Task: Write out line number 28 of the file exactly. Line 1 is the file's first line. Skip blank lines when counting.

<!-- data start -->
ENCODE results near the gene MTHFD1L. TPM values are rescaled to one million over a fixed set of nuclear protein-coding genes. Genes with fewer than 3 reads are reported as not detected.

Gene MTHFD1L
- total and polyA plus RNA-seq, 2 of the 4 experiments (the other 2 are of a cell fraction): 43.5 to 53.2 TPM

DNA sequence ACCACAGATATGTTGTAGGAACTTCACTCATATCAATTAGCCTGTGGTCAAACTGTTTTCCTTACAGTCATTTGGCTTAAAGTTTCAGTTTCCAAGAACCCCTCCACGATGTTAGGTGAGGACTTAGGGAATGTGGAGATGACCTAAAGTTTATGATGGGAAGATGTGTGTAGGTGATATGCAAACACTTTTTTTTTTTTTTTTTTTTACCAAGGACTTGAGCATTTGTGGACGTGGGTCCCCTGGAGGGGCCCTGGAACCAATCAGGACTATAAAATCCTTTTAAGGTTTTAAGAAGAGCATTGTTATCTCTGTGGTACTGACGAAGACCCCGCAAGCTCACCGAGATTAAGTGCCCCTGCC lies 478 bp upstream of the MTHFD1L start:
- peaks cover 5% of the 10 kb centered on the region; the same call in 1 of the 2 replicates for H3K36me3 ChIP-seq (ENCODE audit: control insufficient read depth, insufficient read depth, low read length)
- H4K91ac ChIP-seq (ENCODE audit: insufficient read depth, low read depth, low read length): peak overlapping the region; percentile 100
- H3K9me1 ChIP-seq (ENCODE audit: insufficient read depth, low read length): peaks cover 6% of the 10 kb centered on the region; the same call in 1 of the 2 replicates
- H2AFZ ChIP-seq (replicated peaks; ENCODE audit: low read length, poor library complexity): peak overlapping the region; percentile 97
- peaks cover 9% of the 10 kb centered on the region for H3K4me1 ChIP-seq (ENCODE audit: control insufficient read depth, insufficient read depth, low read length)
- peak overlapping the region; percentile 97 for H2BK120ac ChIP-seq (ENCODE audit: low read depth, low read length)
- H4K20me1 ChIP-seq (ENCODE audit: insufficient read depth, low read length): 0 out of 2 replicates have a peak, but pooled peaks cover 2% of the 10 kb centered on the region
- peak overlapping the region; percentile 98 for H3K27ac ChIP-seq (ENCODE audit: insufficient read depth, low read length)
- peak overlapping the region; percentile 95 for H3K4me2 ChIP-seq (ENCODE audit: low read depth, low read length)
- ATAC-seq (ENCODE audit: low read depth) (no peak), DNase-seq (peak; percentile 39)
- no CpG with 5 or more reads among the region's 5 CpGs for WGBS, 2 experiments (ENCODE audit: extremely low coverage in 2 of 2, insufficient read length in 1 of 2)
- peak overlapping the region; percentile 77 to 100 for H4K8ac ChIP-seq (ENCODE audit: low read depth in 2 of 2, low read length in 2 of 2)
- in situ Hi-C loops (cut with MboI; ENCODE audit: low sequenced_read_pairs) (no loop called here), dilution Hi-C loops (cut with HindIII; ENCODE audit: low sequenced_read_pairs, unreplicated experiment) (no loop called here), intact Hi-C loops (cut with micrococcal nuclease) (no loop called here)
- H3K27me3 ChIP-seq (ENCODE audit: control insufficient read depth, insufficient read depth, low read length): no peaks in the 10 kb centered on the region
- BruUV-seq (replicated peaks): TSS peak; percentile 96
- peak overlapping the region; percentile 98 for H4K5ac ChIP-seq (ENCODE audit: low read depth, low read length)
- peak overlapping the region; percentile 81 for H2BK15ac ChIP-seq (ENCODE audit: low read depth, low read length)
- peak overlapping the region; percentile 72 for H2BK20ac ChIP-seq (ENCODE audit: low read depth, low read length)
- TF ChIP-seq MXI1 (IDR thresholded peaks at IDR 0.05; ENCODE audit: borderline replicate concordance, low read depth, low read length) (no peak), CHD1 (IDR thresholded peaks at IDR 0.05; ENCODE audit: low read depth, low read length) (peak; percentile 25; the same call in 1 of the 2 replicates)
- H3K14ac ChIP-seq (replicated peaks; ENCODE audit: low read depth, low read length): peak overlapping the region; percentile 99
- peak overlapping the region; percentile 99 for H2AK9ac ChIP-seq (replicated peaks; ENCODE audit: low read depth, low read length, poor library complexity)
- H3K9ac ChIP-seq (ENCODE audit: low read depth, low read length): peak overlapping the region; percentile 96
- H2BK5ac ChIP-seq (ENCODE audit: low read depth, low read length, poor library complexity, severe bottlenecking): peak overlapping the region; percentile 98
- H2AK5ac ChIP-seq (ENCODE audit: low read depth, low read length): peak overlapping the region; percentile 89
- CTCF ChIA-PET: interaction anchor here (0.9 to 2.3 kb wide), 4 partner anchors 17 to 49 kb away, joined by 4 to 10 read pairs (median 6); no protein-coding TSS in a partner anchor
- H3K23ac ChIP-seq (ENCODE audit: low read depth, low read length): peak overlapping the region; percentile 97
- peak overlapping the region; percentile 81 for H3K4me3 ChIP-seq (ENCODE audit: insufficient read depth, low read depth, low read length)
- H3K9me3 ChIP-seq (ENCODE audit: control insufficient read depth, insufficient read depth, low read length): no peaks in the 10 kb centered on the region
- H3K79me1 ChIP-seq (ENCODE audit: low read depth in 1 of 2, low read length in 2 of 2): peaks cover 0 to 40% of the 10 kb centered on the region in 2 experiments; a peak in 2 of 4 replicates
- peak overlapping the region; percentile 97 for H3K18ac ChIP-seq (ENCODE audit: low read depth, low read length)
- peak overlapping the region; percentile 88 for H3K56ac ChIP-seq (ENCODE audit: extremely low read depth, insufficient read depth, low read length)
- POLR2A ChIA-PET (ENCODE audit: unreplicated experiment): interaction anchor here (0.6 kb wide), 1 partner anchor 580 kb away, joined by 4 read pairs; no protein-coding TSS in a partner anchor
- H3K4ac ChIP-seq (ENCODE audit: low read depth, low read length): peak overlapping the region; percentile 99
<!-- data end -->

- H2AK5ac ChIP-seq (ENCODE audit: low read depth, low read length): peak overlapping the region; percentile 89